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Dig Dis Sci. 2018 Apr;63(4):920-933. doi: 10.1007/s10620-018-4944-4. Epub 2018 Feb 8.

Identification of Small Proteins and Peptides in the Differentiation of Patients with Intraductal Mucinous Neoplasms of the Pancreas, Chronic Pancreatitis and Pancreatic Adenocarcinoma.

Author information

1
Clinical Proteomics Unit, IRCCS Policlinico San Donato, San Donato Milanese, MI, Italy.
2
Pancreas Unit, Department of Digestive System, Sant'Orsola-Malpighi Hospital, Via Massarenti, 9, 40138, Bologna, Italy. raffaele.pezzilli@aosp.bo.it.
3
Department of Health Sciences, San Paolo Hospital, University of Milan, Milan, Italy.
4
Department of Biomedical Sciences for Health, University of Milan, Milan, Italy.

Abstract

BACKGROUND:

There are a limited number of studies investigating the type of serum proteins capable of differentiating intraductal papillary mucinous neoplasms from benign or malignant diseases of the pancreas.

AIMS:

To select proteins able to differentiate intraductal papillary mucinous neoplasms from benign and malignant pancreatic disease using semiquantitative proteomics.

METHODS:

Serum samples were obtained from 74 patients (19 with type II intraductal papillary mucinous neoplasms, 8 with type I/III intraductal papillary mucinous neoplasms, 24 with chronic pancreatitis, 23 with pancreatic ductal adenocarcinomas) and 21 healthy subjects. Small proteins and peptides were assayed by matrix-assisted laser desorption/ionization for the detection of differentially abundant species possibly related to tumor onset. Serum pancreatic amylase, lipase, carcinoembryonic antigen and carbohydrate antigen 19-9 (CA 19-9) were also assayed.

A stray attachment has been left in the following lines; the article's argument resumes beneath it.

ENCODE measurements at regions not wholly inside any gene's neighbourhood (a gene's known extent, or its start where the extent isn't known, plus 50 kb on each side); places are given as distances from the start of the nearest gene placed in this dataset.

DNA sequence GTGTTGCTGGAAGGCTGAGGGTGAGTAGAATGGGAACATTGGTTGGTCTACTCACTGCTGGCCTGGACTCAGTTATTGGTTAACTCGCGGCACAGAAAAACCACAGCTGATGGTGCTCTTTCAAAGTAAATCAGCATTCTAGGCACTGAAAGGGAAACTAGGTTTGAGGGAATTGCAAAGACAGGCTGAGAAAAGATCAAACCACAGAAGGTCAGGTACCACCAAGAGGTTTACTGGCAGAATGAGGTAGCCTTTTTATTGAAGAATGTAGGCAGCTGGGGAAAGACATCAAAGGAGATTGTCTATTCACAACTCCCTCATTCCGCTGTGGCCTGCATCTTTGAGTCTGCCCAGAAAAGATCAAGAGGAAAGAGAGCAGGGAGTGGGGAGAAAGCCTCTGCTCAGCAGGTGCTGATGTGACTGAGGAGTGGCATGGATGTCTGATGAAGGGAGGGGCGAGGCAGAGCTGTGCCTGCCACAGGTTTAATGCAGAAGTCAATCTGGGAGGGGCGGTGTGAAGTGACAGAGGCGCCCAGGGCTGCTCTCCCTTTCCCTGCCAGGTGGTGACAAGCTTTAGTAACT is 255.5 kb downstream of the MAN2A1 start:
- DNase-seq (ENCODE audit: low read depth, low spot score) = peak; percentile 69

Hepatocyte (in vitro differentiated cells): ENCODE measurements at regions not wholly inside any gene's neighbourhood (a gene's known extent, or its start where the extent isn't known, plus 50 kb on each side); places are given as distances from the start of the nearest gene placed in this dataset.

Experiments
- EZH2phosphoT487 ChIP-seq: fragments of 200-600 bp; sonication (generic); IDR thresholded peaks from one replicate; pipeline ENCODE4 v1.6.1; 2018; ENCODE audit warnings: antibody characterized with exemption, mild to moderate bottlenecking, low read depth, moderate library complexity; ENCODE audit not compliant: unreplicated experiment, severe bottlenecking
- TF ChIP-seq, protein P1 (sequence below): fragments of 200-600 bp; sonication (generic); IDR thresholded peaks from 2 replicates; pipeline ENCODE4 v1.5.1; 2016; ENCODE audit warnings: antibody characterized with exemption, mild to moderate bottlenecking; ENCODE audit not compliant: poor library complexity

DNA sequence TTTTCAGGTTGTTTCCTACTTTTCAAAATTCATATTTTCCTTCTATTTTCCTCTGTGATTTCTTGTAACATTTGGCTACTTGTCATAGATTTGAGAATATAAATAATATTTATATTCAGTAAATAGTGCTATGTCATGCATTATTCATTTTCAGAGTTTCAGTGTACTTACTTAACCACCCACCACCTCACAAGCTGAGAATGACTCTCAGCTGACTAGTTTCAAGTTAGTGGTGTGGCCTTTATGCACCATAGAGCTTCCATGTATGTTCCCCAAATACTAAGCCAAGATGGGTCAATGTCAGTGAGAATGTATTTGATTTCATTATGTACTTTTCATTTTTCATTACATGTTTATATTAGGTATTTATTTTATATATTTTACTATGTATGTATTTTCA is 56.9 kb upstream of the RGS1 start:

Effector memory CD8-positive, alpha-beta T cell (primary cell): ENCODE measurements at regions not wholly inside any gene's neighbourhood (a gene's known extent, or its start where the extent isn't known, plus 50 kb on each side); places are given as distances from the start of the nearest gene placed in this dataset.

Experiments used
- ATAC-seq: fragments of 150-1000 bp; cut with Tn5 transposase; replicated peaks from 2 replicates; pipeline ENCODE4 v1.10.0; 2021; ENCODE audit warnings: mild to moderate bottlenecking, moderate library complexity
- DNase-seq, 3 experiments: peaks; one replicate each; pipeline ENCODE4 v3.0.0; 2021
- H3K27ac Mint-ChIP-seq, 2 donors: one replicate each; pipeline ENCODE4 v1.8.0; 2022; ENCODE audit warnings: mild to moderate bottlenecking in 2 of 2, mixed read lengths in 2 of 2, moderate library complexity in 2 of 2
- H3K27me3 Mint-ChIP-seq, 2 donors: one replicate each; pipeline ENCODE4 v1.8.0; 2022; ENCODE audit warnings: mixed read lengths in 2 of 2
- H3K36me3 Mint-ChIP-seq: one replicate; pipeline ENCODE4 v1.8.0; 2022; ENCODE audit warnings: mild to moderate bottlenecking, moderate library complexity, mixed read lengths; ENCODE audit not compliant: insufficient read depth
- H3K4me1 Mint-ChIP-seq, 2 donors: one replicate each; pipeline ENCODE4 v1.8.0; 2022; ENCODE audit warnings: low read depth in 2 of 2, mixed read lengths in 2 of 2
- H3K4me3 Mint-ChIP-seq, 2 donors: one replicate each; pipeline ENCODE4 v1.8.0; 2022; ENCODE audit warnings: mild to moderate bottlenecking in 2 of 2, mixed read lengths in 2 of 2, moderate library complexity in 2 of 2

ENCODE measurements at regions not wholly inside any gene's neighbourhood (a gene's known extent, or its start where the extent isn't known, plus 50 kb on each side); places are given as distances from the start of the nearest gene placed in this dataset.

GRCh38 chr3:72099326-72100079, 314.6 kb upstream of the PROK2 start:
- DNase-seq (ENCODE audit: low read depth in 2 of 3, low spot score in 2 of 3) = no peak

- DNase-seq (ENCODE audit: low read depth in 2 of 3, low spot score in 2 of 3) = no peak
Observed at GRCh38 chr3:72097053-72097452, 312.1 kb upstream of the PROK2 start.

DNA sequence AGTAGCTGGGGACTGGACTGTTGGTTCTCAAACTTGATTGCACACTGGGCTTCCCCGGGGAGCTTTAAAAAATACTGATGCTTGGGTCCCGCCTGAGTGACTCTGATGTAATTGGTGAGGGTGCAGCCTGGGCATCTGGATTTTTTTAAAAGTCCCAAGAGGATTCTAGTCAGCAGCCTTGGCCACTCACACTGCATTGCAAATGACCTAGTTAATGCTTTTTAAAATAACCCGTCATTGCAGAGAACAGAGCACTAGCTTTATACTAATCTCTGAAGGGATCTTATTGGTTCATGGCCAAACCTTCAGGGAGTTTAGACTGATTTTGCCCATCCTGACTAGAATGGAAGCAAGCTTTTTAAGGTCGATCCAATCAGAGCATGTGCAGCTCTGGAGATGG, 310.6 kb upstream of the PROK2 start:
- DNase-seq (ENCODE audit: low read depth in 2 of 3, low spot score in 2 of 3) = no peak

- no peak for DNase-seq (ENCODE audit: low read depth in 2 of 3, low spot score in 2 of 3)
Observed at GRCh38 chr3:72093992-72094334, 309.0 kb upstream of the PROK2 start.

RESULTS:

Twenty-six of 84 peaks detected were dysregulated (7 more abundant and 19 less abundant in the type II intraductal papillary mucinous neoplasms, p < 0.05). Of the differentially abundant peaks, 17 were commonly dysregulated (3 peaks more abundant and 13 less abundant in type II intraductal papillary mucinous neoplasms, and one at  m/z = 9961 at variance), indicating a protein fingerprint shared by types I/III and type II intraductal papillary mucinous neoplasms and pancreatic ductal adenocarcinomas.

CONCLUSIONS:

These results suggest that our approach can be used to differentiate type II intraductal papillary mucinous neoplasms from type I/III neoplasms, and type II intraductal papillary mucinous neoplasms from pancreatic ductal adenocarcinomas.

KEYWORDS:

Biomarkers; Cystic; Matrix-assisted laser desorption/ionization; Neoplasms; Pancreatic cancer; Pancreatitis

PMID:
29417328
DOI:
10.1007/s10620-018-4944-4
[Indexed for MEDLINE]

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